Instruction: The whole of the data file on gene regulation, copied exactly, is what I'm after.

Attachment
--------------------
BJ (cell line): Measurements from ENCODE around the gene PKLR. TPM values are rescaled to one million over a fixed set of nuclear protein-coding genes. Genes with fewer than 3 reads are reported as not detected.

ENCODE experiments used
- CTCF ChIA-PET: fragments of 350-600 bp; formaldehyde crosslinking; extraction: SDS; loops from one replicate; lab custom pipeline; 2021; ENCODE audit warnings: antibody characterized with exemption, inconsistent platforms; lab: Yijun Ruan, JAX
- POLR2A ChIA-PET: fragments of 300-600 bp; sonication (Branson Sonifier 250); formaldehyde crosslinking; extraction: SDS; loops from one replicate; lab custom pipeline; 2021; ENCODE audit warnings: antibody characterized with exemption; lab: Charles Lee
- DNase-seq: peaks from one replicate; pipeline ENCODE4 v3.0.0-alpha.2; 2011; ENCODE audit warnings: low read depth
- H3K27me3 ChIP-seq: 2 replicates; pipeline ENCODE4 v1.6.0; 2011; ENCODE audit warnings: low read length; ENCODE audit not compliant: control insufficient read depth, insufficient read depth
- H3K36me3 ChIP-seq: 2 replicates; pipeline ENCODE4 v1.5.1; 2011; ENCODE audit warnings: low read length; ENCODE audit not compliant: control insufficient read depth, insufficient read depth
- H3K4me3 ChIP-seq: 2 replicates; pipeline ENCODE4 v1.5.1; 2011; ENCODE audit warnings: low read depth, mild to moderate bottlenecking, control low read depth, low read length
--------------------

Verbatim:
BJ (cell line): Measurements from ENCODE around the gene PKLR. TPM values are rescaled to one million over a fixed set of nuclear protein-coding genes. Genes with fewer than 3 reads are reported as not detected.

ENCODE experiments used
- CTCF ChIA-PET: fragments of 350-600 bp; formaldehyde crosslinking; extraction: SDS; loops from one replicate; lab custom pipeline; 2021; ENCODE audit warnings: antibody characterized with exemption, inconsistent platforms; lab: Yijun Ruan, JAX
- POLR2A ChIA-PET: fragments of 300-600 bp; sonication (Branson Sonifier 250); formaldehyde crosslinking; extraction: SDS; loops from one replicate; lab custom pipeline; 2021; ENCODE audit warnings: antibody characterized with exemption; lab: Charles Lee
- DNase-seq: peaks from one replicate; pipeline ENCODE4 v3.0.0-alpha.2; 2011; ENCODE audit warnings: low read depth
- H3K27me3 ChIP-seq: 2 replicates; pipeline ENCODE4 v1.6.0; 2011; ENCODE audit warnings: low read length; ENCODE audit not compliant: control insufficient read depth, insufficient read depth
- H3K36me3 ChIP-seq: 2 replicates; pipeline ENCODE4 v1.5.1; 2011; ENCODE audit warnings: low read length; ENCODE audit not compliant: control insufficient read depth, insufficient read depth
- H3K4me3 ChIP-seq: 2 replicates; pipeline ENCODE4 v1.5.1; 2011; ENCODE audit warnings: low read depth, mild to moderate bottlenecking, control low read depth, low read length